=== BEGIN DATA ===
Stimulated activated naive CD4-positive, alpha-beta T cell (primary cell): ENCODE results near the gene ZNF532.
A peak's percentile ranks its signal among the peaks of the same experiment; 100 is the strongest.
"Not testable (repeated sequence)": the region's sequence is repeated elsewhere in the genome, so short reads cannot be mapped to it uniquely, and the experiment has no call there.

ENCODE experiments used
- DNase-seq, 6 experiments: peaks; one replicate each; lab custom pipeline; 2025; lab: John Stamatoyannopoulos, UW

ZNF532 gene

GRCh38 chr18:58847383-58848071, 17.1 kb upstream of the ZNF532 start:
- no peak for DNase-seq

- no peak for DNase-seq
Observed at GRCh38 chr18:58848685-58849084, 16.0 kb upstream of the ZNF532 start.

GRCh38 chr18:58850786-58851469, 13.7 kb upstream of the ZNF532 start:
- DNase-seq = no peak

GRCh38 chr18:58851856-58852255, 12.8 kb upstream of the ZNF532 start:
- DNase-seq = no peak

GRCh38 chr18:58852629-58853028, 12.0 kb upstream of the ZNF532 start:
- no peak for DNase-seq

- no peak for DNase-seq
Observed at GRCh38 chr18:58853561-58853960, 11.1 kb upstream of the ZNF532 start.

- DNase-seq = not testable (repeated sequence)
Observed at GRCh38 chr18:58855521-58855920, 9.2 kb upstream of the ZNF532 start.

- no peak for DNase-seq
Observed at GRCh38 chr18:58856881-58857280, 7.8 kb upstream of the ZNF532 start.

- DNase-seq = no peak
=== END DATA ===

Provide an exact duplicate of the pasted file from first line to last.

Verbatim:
Stimulated activated naive CD4-positive, alpha-beta T cell (primary cell): ENCODE results near the gene ZNF532.
A peak's percentile ranks its signal among the peaks of the same experiment; 100 is the strongest.
"Not testable (repeated sequence)": the region's sequence is repeated elsewhere in the genome, so short reads cannot be mapped to it uniquely, and the experiment has no call there.

ENCODE experiments used
- DNase-seq, 6 experiments: peaks; one replicate each; lab custom pipeline; 2025; lab: John Stamatoyannopoulos, UW

ZNF532 gene

GRCh38 chr18:58847383-58848071, 17.1 kb upstream of the ZNF532 start:
- no peak for DNase-seq

- no peak for DNase-seq
Observed at GRCh38 chr18:58848685-58849084, 16.0 kb upstream of the ZNF532 start.

GRCh38 chr18:58850786-58851469, 13.7 kb upstream of the ZNF532 start:
- DNase-seq = no peak

GRCh38 chr18:58851856-58852255, 12.8 kb upstream of the ZNF532 start:
- DNase-seq = no peak

GRCh38 chr18:58852629-58853028, 12.0 kb upstream of the ZNF532 start:
- no peak for DNase-seq

- no peak for DNase-seq
Observed at GRCh38 chr18:58853561-58853960, 11.1 kb upstream of the ZNF532 start.

- DNase-seq = not testable (repeated sequence)
Observed at GRCh38 chr18:58855521-58855920, 9.2 kb upstream of the ZNF532 start.

- no peak for DNase-seq
Observed at GRCh38 chr18:58856881-58857280, 7.8 kb upstream of the ZNF532 start.

- DNase-seq = no peak